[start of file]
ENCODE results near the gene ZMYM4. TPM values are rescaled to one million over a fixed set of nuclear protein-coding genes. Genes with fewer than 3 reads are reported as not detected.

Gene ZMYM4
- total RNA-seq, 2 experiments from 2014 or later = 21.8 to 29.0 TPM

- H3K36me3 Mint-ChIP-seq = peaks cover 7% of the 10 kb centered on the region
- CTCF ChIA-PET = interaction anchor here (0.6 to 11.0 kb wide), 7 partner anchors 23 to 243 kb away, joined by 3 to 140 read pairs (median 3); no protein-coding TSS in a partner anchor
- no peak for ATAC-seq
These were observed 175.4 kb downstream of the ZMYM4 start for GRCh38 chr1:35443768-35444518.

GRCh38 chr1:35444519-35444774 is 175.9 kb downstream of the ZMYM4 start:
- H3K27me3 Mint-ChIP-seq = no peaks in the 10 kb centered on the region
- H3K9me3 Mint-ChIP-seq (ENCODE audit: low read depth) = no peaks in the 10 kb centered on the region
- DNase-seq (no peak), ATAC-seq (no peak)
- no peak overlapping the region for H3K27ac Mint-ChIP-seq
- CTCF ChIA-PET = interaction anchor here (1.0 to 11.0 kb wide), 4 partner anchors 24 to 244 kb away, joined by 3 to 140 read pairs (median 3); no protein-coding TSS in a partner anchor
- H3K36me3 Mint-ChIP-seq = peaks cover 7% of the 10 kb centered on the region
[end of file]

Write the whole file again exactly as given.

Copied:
ENCODE results near the gene ZMYM4. TPM values are rescaled to one million over a fixed set of nuclear protein-coding genes. Genes with fewer than 3 reads are reported as not detected.

Gene ZMYM4
- total RNA-seq, 2 experiments from 2014 or later = 21.8 to 29.0 TPM

- H3K36me3 Mint-ChIP-seq = peaks cover 7% of the 10 kb centered on the region
- CTCF ChIA-PET = interaction anchor here (0.6 to 11.0 kb wide), 7 partner anchors 23 to 243 kb away, joined by 3 to 140 read pairs (median 3); no protein-coding TSS in a partner anchor
- no peak for ATAC-seq
These were observed 175.4 kb downstream of the ZMYM4 start for GRCh38 chr1:35443768-35444518.

GRCh38 chr1:35444519-35444774 is 175.9 kb downstream of the ZMYM4 start:
- H3K27me3 Mint-ChIP-seq = no peaks in the 10 kb centered on the region
- H3K9me3 Mint-ChIP-seq (ENCODE audit: low read depth) = no peaks in the 10 kb centered on the region
- DNase-seq (no peak), ATAC-seq (no peak)
- no peak overlapping the region for H3K27ac Mint-ChIP-seq
- CTCF ChIA-PET = interaction anchor here (1.0 to 11.0 kb wide), 4 partner anchors 24 to 244 kb away, joined by 3 to 140 read pairs (median 3); no protein-coding TSS in a partner anchor
- H3K36me3 Mint-ChIP-seq = peaks cover 7% of the 10 kb centered on the region